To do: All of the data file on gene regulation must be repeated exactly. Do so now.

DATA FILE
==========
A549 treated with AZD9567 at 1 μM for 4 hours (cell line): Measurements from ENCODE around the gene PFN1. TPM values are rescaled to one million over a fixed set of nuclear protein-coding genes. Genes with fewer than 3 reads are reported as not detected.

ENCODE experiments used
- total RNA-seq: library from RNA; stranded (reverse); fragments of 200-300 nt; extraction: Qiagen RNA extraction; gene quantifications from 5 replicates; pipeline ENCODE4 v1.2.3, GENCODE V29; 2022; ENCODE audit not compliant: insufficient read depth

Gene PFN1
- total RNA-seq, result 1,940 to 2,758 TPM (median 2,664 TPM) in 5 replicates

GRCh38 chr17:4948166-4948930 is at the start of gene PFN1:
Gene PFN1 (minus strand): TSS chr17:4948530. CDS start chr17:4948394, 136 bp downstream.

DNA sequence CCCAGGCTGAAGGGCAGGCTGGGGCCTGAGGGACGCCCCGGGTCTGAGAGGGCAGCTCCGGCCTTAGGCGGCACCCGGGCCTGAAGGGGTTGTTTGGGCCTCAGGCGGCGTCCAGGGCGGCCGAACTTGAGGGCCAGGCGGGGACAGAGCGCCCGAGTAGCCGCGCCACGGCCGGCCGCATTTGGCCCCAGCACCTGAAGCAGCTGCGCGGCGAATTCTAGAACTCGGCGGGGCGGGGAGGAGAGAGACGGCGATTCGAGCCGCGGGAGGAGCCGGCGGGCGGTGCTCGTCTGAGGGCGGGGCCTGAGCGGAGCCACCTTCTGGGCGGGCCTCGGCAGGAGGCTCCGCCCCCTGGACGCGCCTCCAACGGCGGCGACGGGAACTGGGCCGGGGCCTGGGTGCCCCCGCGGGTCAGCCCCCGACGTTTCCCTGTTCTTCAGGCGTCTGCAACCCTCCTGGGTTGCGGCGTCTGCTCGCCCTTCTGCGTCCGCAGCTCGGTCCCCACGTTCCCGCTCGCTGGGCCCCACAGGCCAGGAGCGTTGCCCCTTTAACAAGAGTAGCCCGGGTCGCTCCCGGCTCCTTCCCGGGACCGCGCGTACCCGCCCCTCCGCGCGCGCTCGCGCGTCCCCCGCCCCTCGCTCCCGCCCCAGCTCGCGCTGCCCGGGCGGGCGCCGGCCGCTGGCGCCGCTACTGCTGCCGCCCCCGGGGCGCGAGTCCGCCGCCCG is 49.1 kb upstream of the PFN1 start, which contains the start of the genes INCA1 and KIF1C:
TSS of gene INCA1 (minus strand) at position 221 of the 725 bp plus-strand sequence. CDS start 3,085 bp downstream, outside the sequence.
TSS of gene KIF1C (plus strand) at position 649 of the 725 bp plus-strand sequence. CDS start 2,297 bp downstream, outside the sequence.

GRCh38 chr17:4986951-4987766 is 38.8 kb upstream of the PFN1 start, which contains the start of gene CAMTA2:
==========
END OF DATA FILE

A549 treated with AZD9567 at 1 μM for 4 hours (cell line): Measurements from ENCODE around the gene PFN1. TPM values are rescaled to one million over a fixed set of nuclear protein-coding genes. Genes with fewer than 3 reads are reported as not detected.

ENCODE experiments used
- total RNA-seq: library from RNA; stranded (reverse); fragments of 200-300 nt; extraction: Qiagen RNA extraction; gene quantifications from 5 replicates; pipeline ENCODE4 v1.2.3, GENCODE V29; 2022; ENCODE audit not compliant: insufficient read depth

Gene PFN1
- total RNA-seq, result 1,940 to 2,758 TPM (median 2,664 TPM) in 5 replicates

GRCh38 chr17:4948166-4948930 is at the start of gene PFN1:
Gene PFN1 (minus strand): TSS chr17:4948530. CDS start chr17:4948394, 136 bp downstream.

DNA sequence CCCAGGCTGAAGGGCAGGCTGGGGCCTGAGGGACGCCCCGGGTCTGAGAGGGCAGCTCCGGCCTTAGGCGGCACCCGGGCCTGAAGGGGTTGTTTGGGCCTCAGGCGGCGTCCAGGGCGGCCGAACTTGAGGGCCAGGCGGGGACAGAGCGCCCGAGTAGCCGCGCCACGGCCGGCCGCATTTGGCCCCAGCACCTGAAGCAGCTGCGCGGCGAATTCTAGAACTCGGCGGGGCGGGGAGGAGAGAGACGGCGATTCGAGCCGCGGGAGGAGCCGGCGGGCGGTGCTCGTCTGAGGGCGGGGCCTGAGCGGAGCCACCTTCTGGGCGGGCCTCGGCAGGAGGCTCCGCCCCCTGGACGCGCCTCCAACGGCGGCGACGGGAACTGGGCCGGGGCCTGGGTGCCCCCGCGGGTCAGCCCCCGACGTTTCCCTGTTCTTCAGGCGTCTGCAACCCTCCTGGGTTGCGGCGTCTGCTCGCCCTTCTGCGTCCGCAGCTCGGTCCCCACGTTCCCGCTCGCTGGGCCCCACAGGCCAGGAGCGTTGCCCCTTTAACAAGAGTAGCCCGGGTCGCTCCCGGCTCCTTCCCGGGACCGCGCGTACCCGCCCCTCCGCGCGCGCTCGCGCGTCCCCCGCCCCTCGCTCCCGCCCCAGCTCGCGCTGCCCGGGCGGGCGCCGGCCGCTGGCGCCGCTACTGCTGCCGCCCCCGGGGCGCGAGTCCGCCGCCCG is 49.1 kb upstream of the PFN1 start, which contains the start of the genes INCA1 and KIF1C:
TSS of gene INCA1 (minus strand) at position 221 of the 725 bp plus-strand sequence. CDS start 3,085 bp downstream, outside the sequence.
TSS of gene KIF1C (plus strand) at position 649 of the 725 bp plus-strand sequence. CDS start 2,297 bp downstream, outside the sequence.

GRCh38 chr17:4986951-4987766 is 38.8 kb upstream of the PFN1 start, which contains the start of gene CAMTA2: